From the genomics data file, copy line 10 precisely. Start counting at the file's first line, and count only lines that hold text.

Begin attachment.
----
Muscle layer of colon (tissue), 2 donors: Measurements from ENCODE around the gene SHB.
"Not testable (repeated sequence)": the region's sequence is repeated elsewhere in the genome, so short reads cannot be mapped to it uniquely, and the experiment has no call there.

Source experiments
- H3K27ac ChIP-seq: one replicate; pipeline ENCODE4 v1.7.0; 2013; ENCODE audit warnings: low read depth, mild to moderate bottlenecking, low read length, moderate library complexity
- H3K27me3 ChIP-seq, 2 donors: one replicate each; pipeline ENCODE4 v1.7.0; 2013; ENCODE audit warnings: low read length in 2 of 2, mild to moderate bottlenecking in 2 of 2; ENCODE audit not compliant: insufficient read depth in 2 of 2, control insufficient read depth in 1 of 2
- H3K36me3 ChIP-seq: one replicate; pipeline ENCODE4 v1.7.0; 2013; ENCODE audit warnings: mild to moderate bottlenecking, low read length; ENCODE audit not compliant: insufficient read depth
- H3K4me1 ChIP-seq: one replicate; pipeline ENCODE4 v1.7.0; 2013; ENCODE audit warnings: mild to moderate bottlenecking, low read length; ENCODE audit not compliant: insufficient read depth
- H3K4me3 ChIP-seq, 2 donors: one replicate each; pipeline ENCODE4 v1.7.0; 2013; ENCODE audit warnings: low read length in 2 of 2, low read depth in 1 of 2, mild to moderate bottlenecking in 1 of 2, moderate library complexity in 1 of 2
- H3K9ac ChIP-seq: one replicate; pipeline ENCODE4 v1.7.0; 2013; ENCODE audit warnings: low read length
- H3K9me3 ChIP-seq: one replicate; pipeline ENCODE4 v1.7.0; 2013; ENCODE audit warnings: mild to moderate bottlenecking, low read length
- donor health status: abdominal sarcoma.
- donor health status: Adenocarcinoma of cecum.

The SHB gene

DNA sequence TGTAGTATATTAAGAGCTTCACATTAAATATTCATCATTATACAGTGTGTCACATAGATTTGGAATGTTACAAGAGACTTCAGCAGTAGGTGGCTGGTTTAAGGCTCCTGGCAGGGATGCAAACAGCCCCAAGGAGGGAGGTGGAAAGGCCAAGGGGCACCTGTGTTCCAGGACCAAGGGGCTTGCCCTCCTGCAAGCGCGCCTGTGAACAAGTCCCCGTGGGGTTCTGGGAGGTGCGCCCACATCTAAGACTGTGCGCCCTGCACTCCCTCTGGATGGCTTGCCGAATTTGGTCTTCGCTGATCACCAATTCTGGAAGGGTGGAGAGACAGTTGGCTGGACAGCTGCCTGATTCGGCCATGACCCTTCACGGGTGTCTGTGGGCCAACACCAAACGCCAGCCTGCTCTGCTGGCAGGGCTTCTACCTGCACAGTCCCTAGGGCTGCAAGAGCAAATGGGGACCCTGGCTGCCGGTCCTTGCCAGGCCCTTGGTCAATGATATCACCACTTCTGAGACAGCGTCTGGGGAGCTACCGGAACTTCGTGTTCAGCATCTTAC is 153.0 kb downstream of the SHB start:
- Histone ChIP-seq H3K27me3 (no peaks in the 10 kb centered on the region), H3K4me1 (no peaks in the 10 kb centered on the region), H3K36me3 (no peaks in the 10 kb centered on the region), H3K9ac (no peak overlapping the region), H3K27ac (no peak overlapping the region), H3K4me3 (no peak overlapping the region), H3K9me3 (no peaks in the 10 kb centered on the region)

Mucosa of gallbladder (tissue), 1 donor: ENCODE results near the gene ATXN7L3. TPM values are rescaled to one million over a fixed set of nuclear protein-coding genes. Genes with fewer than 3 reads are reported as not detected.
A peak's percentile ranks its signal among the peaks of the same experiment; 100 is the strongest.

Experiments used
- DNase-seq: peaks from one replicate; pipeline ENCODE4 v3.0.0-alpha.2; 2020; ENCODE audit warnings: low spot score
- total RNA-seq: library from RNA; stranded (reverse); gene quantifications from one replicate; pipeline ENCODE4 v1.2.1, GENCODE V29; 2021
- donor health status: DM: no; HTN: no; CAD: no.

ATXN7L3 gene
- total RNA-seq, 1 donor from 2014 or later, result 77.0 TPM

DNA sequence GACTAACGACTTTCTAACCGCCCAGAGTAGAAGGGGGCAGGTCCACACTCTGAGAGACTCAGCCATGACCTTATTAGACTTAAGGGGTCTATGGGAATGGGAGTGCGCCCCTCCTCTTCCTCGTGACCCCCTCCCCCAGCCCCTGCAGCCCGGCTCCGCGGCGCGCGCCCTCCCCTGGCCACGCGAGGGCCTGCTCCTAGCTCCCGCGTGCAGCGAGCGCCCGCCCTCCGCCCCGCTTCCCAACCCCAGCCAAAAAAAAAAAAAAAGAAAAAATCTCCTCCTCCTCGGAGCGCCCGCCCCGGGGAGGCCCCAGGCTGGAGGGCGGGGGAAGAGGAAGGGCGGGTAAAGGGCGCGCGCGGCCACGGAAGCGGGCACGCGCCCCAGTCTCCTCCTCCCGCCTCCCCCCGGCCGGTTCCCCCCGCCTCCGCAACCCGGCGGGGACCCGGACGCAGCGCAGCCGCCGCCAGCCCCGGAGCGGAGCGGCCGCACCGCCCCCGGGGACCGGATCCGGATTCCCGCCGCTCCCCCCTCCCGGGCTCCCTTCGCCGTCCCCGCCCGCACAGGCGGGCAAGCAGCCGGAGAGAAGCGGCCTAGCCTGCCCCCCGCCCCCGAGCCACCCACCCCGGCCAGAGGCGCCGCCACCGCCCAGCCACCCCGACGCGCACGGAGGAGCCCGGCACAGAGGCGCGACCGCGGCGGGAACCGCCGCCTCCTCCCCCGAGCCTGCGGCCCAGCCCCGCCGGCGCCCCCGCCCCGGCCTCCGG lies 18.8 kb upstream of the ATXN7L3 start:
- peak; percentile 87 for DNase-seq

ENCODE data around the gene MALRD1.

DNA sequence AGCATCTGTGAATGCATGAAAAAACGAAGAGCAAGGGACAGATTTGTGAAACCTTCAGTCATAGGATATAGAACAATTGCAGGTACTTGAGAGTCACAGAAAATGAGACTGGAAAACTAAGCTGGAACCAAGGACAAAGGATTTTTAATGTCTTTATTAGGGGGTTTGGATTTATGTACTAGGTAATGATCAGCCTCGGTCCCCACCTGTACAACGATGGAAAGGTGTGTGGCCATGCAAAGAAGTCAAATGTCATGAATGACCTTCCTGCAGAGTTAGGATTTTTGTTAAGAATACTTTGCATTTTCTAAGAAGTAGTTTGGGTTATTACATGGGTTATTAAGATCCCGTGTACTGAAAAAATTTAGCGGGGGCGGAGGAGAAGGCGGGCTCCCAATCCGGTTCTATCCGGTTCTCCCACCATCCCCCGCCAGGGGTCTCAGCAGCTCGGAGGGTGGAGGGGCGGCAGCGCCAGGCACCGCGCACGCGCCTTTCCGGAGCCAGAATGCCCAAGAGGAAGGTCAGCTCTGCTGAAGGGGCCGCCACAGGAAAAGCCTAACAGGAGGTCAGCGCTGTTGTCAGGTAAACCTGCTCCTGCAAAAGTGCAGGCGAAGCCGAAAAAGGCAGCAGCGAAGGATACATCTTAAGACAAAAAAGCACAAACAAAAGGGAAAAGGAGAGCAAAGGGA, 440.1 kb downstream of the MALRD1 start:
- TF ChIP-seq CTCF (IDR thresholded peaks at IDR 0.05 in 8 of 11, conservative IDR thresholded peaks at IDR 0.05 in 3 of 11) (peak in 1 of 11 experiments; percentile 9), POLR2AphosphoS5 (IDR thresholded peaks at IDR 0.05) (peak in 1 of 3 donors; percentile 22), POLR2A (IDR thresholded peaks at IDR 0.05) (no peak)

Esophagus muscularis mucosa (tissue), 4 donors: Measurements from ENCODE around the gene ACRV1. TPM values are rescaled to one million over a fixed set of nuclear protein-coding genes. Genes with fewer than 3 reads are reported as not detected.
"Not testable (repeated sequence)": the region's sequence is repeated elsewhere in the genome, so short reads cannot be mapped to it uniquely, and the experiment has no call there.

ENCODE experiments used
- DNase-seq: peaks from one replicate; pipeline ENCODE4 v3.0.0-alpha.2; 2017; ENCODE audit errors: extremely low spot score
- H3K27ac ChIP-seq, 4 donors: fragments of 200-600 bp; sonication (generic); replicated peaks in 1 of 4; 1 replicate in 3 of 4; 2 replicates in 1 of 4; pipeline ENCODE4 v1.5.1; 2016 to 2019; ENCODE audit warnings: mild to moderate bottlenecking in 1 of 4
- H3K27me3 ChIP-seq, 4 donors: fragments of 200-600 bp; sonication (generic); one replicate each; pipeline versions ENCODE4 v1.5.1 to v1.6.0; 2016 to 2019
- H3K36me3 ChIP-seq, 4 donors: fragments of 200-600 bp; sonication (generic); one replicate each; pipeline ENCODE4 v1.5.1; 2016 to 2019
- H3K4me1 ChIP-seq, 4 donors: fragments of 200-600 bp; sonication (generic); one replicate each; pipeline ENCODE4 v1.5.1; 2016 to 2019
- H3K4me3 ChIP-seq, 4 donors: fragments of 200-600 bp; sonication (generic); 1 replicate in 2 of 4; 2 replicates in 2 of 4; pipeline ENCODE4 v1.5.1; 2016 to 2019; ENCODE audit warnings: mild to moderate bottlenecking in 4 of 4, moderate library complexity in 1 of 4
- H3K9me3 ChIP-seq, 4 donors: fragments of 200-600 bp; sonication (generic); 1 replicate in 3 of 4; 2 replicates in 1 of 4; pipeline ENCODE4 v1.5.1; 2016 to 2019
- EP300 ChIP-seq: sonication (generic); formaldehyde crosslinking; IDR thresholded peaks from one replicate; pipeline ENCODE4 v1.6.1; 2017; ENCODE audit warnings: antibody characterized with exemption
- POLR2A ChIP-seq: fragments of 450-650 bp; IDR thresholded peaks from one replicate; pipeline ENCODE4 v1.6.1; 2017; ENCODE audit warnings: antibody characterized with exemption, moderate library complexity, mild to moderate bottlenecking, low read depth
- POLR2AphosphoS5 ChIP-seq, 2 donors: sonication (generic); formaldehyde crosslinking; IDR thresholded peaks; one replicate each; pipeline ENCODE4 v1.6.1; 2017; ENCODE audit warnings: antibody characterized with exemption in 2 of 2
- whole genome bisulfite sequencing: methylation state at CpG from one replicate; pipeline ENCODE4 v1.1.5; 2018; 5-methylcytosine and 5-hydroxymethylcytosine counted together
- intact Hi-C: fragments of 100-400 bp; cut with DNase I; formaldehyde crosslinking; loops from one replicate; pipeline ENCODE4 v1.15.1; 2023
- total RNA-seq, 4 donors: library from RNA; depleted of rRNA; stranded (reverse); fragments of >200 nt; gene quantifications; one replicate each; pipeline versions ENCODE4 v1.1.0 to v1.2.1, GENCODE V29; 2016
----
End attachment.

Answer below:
- H3K9me3 ChIP-seq: one replicate; pipeline ENCODE4 v1.7.0; 2013; ENCODE audit warnings: mild to moderate bottlenecking, low read length